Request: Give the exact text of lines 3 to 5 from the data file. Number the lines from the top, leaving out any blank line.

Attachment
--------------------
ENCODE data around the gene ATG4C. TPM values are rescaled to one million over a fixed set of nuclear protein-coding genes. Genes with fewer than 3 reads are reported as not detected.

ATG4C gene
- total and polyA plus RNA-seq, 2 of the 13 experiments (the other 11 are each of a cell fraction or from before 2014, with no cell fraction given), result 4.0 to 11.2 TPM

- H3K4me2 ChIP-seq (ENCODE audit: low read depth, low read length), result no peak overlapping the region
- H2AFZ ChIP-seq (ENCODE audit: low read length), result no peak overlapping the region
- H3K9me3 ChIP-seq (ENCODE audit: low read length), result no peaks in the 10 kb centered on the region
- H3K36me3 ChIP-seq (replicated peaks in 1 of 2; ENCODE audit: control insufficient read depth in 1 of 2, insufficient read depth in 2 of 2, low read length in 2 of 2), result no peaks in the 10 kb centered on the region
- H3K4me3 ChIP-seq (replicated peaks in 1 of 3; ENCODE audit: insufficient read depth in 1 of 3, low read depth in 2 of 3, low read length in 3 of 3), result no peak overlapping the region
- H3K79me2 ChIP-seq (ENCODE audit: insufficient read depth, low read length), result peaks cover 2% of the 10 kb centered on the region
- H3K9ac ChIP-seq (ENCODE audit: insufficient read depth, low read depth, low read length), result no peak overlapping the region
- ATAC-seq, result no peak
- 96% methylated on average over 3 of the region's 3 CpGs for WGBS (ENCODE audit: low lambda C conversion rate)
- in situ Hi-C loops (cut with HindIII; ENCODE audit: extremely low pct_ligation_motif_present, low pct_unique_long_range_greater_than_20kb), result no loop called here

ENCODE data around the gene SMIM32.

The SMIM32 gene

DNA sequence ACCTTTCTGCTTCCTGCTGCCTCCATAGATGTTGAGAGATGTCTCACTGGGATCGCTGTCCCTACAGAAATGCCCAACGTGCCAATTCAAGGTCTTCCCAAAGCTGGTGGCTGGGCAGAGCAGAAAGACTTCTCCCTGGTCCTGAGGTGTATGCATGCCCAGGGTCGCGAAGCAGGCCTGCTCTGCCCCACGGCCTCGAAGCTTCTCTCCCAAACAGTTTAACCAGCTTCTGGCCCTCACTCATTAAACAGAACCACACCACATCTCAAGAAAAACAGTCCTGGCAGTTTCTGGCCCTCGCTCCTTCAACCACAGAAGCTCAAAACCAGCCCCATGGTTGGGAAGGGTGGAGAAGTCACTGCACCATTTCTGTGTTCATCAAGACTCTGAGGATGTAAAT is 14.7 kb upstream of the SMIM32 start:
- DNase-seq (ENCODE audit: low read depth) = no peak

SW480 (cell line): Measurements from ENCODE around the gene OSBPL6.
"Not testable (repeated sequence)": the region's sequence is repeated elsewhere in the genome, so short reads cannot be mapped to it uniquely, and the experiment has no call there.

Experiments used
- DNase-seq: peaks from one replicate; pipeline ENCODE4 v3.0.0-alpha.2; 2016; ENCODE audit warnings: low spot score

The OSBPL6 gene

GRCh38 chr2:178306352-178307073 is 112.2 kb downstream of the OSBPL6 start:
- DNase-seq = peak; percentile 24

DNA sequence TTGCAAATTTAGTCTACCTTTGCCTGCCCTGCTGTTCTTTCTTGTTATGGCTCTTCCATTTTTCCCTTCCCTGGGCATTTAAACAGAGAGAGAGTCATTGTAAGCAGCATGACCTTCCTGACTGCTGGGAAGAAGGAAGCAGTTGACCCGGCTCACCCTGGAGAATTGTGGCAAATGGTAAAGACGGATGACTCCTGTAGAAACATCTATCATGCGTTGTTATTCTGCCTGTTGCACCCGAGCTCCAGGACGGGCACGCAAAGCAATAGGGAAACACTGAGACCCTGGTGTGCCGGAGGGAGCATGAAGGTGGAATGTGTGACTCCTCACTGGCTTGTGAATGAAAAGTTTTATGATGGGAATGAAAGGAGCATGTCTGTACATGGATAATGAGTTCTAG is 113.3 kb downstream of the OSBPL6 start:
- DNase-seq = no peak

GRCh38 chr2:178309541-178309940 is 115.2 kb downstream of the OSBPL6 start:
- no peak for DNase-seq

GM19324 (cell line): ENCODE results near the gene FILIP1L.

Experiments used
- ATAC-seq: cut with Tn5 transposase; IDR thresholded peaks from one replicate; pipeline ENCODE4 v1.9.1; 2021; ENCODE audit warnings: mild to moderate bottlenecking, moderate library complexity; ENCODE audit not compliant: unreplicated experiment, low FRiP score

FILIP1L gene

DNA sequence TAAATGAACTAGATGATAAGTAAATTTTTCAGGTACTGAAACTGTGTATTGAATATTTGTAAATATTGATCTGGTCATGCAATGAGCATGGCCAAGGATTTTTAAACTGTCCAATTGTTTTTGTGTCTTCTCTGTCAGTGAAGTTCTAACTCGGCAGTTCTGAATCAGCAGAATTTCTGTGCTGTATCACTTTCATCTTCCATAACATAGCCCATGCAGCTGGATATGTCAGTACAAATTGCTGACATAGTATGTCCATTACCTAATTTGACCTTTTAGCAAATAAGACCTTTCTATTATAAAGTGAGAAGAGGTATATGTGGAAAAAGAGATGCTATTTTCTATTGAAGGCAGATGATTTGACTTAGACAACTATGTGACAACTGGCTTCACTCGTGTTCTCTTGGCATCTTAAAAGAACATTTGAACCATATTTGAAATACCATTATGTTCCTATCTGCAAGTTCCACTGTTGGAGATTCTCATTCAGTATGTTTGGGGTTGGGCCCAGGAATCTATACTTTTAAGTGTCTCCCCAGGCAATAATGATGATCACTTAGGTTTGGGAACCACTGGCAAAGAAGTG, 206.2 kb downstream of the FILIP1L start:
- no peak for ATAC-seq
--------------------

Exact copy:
- total and polyA plus RNA-seq, 2 of the 13 experiments (the other 11 are each of a cell fraction or from before 2014, with no cell fraction given), result 4.0 to 11.2 TPM

- H3K4me2 ChIP-seq (ENCODE audit: low read depth, low read length), result no peak overlapping the region
- H2AFZ ChIP-seq (ENCODE audit: low read length), result no peak overlapping the region